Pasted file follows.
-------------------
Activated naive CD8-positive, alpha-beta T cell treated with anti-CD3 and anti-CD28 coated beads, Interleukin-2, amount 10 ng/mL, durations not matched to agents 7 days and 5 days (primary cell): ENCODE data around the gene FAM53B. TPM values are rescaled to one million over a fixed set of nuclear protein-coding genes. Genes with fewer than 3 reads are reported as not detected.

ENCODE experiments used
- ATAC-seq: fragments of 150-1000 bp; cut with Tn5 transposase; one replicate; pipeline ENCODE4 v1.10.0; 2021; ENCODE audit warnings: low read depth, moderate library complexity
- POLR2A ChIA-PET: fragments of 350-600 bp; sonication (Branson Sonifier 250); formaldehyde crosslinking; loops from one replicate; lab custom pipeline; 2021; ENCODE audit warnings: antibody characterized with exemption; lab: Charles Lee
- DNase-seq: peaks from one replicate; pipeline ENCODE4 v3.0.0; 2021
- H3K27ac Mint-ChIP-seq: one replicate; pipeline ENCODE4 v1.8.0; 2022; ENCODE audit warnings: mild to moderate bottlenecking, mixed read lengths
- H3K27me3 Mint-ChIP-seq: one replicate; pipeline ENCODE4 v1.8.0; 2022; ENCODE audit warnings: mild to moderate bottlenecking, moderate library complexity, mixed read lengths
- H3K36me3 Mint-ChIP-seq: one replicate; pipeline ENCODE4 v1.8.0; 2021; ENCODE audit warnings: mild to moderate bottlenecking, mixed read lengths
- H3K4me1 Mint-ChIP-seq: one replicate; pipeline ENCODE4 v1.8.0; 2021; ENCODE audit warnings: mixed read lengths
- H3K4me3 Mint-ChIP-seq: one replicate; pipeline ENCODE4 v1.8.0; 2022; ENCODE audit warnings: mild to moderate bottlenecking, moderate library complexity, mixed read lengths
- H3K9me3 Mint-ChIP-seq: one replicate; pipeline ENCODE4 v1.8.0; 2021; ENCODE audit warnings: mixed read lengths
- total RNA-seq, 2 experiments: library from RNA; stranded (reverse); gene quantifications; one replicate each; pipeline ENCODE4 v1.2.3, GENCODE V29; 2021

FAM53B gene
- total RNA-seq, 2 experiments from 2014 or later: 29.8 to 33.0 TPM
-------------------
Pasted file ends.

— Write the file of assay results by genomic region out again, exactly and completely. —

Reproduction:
Activated naive CD8-positive, alpha-beta T cell treated with anti-CD3 and anti-CD28 coated beads, Interleukin-2, amount 10 ng/mL, durations not matched to agents 7 days and 5 days (primary cell): ENCODE data around the gene FAM53B. TPM values are rescaled to one million over a fixed set of nuclear protein-coding genes. Genes with fewer than 3 reads are reported as not detected.

ENCODE experiments used
- ATAC-seq: fragments of 150-1000 bp; cut with Tn5 transposase; one replicate; pipeline ENCODE4 v1.10.0; 2021; ENCODE audit warnings: low read depth, moderate library complexity
- POLR2A ChIA-PET: fragments of 350-600 bp; sonication (Branson Sonifier 250); formaldehyde crosslinking; loops from one replicate; lab custom pipeline; 2021; ENCODE audit warnings: antibody characterized with exemption; lab: Charles Lee
- DNase-seq: peaks from one replicate; pipeline ENCODE4 v3.0.0; 2021
- H3K27ac Mint-ChIP-seq: one replicate; pipeline ENCODE4 v1.8.0; 2022; ENCODE audit warnings: mild to moderate bottlenecking, mixed read lengths
- H3K27me3 Mint-ChIP-seq: one replicate; pipeline ENCODE4 v1.8.0; 2022; ENCODE audit warnings: mild to moderate bottlenecking, moderate library complexity, mixed read lengths
- H3K36me3 Mint-ChIP-seq: one replicate; pipeline ENCODE4 v1.8.0; 2021; ENCODE audit warnings: mild to moderate bottlenecking, mixed read lengths
- H3K4me1 Mint-ChIP-seq: one replicate; pipeline ENCODE4 v1.8.0; 2021; ENCODE audit warnings: mixed read lengths
- H3K4me3 Mint-ChIP-seq: one replicate; pipeline ENCODE4 v1.8.0; 2022; ENCODE audit warnings: mild to moderate bottlenecking, moderate library complexity, mixed read lengths
- H3K9me3 Mint-ChIP-seq: one replicate; pipeline ENCODE4 v1.8.0; 2021; ENCODE audit warnings: mixed read lengths
- total RNA-seq, 2 experiments: library from RNA; stranded (reverse); gene quantifications; one replicate each; pipeline ENCODE4 v1.2.3, GENCODE V29; 2021

FAM53B gene
- total RNA-seq, 2 experiments from 2014 or later: 29.8 to 33.0 TPM